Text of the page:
THE United Nations Security Council has voted unanimously to adopt a resolution on freedom of religion put forward by the UK and Emirati governments.
The move fulfils one of the recommendations made by the Bishop of Truro, the Rt Revd Philip Mounstephen, in his report on Freedom of Religion or Belief (FoRB), published in 2019 (News, 8 July 2019).
Bishop Mounstephen had recommended that the Government use the UK’s position on the Council to push for a resolution on FoRB, calling specifically for the protection of Christians and other faith minorities in the Middle East.
The UK and the United Arab Emirates put forward a resolution at a meeting of the UN Security Council on Wednesday of last week, “strongly deploring all acts of violence against persons on the basis of their religion or belief and such acts directed against their places of worship, as well as all attacks on and in religious places”.
While the resolution lacks the specificity that Bishop Mounstephen sought, he said that he was “delighted by this news of the implementation of one of the key recommendations of the Truro Review — especially in the light of the fact that last year it was deemed unlikely that any Security Council Resolution on Freedom of Religion or Belief would be possible.”
The Conservative MP Jeremy Hunt, who commissioned the report when he was Foreign Secretary, said: “I’m proud and delighted to see this key recommendation of Bishop Philip’s report implemented and send my warm congratulations to the UK team at the UN on their very impressive work. The action taken by the British government is the first time a Security Council Resolution has been passed on Freedom of Religion or Belief.”
Before the vote, the UK’s Deputy Permanent Representative to the UN, James Kariuki, told the Council: “Freedom of religion or belief, including the freedom not to have a religion, is a fundamental human right.”
He said that the UN could do more to protect religious minorities who faced persecution. “We should assure we have the tools in place for horizon-scanning to address incitement and extremist rhetoric before it tips over into violence.”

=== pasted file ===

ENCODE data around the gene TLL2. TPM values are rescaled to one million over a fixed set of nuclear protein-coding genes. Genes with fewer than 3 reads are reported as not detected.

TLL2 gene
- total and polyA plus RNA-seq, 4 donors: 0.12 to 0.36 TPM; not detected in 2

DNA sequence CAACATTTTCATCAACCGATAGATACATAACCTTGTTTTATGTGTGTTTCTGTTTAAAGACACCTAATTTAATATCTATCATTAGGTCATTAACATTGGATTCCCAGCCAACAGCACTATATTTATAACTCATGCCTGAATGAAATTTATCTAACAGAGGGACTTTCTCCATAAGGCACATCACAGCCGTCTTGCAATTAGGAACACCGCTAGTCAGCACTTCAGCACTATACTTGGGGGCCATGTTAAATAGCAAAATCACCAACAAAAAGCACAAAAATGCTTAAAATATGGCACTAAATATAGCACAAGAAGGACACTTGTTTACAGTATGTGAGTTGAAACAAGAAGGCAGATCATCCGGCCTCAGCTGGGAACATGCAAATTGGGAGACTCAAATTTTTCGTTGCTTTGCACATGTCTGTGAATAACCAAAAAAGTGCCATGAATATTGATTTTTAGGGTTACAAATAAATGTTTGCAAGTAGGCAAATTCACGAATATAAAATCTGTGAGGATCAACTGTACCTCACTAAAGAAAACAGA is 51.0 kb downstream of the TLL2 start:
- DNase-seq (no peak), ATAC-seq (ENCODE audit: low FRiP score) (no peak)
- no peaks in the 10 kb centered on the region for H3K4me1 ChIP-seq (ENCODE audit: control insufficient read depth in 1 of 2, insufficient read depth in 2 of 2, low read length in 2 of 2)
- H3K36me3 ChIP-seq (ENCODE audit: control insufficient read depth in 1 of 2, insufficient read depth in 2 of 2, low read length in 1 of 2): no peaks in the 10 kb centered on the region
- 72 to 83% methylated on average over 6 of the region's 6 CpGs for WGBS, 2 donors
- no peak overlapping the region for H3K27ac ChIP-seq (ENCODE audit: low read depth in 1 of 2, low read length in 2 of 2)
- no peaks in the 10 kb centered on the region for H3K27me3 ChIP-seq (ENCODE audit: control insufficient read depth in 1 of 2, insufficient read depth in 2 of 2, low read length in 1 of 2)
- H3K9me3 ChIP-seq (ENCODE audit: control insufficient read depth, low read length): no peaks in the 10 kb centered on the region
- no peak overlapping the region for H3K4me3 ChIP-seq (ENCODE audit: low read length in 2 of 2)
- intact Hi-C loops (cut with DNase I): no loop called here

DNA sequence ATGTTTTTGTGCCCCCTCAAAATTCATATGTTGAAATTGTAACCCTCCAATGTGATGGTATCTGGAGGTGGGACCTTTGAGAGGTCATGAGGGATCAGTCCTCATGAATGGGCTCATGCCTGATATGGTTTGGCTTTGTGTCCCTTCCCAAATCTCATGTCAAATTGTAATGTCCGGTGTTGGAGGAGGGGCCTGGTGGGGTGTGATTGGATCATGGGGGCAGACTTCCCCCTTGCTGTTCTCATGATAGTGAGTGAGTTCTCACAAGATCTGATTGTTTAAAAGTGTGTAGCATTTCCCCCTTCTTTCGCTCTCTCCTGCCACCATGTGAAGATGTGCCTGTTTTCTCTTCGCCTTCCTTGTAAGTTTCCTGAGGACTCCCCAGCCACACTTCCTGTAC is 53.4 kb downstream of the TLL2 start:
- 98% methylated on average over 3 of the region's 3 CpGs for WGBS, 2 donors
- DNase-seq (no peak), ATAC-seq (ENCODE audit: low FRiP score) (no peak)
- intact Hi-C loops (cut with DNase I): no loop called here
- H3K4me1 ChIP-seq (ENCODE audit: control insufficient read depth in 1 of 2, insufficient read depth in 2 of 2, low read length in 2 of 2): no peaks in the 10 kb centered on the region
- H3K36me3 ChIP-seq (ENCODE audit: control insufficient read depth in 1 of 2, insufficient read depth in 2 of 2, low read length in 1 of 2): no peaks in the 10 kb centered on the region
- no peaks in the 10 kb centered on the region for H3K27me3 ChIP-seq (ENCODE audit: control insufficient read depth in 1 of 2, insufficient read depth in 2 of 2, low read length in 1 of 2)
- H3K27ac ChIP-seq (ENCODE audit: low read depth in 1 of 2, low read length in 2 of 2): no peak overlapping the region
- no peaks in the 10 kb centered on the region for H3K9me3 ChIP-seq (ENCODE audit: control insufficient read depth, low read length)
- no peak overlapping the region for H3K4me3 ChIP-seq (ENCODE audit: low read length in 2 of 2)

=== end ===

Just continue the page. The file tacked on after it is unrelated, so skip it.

Mr Kariuki also said that faith groups could advocate for “interreligious and intercultural dialogue”, which “can help build trust and understanding between communities, and combat intolerance”.
He referred to an address to the Council by the Archbishop of Canterbury in 2018 (News, 31 August 2018). Archbishop Welby had emphasised the importance of reconciliation in preventing violence, as well as creating peace, and said that religious institutions were “often the only functioning institutions in a fragile or pre-conflict situation”.
Mr Kariuki also drew attention to the leadership of women in peacebuilding endeavours, and concluded that “attempts to tackle intolerance will not be successful if they don’t prioritise inclusivity, equality, and safeguard freedom of expression and opinion”.
The Security Council voted to adopt the resolution, which expresses “deep concern at instances of discrimination, intolerance and extremism”, and welcomes “efforts by religious leaders to promote interreligious dialogue and understanding”.
As a result of the resolution, the Security-General has been requested to report on FoRB and how it links to international peacebuilding, and to provide an oral briefing to the Council on the subject within a year.
The full text of the resolution on “Tolerance and International Peace and Security” can be read here.